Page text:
Saturday, April 9, 2011

Naan Bread


Naan is a thick flat bread that goes with so many dishes.  You can eat it with soup, sop up gravies, place your favorite fixins in it, use it to make pizza, and much much more.  It is soft and chewy, you will love it! It is super easy to make and very inexpensive, and who doesn't like good cheap food!

2 teaspoon dry active yeast
1 teaspoon sugar
1/2 cup warm milk
2 1/2 - 3 cups flour
1/2 teaspoon salt
1/4 cup canola oil
1/2 cup yogurt
1 egg
1-2 teaspoons of your favorite spices
(I used garlic and cummin to go with my Chicken Tikka Masala.)

1. In a small bowl, combine the yeast, sugar and milk. Stir to dissolve then let sit for a few minutes or until it is frothy on top. At that point, stir in the oil, yogurt and egg until evenly combined.

2. In a medium sized bowl, combine 1 cup of the flour with the salt and your choice of spices. Next, add the bowl of wet ingredients to the flour mixture and stir until well combined. Continue adding flour a half cup at a time until you can no longer stir it with a spoon (about 1 to 1.5 cups later).

3. At that point, turn the ball of dough out onto a well floured counter top. Knead the ball of dough for about 3 minutes, adding flour as necessary to keep the dough from sticking. I ended up using about 3 cups of flour total. The dough should be smooth and very soft but not sticky.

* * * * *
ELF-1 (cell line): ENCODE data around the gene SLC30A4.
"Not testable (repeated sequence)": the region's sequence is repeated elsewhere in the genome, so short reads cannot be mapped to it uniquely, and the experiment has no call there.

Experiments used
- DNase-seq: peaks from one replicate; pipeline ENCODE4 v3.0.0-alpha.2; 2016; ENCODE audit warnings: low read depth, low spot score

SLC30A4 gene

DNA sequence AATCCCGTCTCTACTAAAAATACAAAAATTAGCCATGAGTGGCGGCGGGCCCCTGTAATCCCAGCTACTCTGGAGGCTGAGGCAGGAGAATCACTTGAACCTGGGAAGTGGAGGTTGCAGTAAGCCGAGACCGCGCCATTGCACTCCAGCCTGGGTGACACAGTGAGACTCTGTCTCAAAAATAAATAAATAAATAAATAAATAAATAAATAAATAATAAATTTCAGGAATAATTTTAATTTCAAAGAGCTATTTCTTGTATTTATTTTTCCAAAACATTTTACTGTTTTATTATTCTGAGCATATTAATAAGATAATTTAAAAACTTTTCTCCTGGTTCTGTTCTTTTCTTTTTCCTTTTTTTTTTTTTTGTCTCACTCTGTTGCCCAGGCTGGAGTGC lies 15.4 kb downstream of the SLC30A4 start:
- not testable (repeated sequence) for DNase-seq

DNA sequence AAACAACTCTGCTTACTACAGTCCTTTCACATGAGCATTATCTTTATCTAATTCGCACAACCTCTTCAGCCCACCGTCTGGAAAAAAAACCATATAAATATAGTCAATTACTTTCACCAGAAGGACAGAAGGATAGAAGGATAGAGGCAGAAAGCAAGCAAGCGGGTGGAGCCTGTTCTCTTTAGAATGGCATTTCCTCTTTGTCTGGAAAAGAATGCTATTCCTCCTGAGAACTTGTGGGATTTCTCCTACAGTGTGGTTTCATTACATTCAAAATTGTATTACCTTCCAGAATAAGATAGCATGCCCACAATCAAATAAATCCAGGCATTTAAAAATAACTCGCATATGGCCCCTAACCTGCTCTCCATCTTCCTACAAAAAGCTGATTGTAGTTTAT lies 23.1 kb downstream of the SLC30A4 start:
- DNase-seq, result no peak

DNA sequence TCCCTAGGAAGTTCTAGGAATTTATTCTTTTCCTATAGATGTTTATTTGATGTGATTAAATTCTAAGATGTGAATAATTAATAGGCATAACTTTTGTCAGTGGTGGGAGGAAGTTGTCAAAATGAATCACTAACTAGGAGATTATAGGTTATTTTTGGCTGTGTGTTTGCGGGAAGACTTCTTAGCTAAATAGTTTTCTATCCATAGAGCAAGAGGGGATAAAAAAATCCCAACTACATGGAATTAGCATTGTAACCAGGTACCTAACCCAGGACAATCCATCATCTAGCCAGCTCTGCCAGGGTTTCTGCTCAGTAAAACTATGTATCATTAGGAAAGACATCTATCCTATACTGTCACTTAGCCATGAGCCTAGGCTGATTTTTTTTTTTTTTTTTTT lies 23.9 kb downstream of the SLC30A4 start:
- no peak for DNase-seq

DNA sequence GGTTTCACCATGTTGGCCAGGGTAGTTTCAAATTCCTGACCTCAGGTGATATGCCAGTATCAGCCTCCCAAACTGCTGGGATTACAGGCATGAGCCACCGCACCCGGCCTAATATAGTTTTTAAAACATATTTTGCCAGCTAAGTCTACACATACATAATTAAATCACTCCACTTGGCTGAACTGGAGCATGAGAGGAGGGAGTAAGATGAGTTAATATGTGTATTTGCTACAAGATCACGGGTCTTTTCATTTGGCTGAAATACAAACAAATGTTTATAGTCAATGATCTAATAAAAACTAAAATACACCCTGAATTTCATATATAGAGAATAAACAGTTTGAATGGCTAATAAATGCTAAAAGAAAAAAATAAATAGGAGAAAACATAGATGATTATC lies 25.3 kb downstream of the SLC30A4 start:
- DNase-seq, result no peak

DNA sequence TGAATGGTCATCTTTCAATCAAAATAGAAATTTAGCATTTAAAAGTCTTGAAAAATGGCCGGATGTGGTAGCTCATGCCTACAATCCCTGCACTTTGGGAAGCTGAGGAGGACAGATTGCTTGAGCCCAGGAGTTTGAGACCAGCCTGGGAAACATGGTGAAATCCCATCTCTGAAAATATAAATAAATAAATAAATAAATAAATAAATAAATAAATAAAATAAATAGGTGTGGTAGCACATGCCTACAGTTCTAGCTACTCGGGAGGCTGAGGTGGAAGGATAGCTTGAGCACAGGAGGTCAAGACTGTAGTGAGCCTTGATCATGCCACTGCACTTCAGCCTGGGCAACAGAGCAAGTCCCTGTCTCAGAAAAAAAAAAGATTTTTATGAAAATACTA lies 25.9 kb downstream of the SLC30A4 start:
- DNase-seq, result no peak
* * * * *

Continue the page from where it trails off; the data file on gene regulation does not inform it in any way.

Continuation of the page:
4. Loosely cover the dough and let it rise until double in size (about 45 minutes). After it rises, gently flatten the dough and cut it into 8 equal pieces. Shape each piece into a small ball by stretching the dough back under itself until the top is smooth and round.

5. Heat a large, heavy bottomed skillet (I use cast iron) over medium heat and spray lightly with non-stick spray. Working with one ball at a time, roll it out until it is about 1/4 inch thick or approximately 6 inches in diameter. Place the rolled out dough onto the hot skillet and cook until the under side is golden brown and large bubbles have formed on the surface. Flip the dough and cook the other side until golden brown as well. Serve plain or brushed with melted butter and sprinkled with herbs and enjoy!

For the most bubbles, don't roll out the ball of dough until just before it is ready to be placed in the skillet. I experimented with different skillet temperatures and found that a medium heat produces the most bubbles in the dough and does not burn the surface.



Photo and recipe adapted from Budget Bytes.





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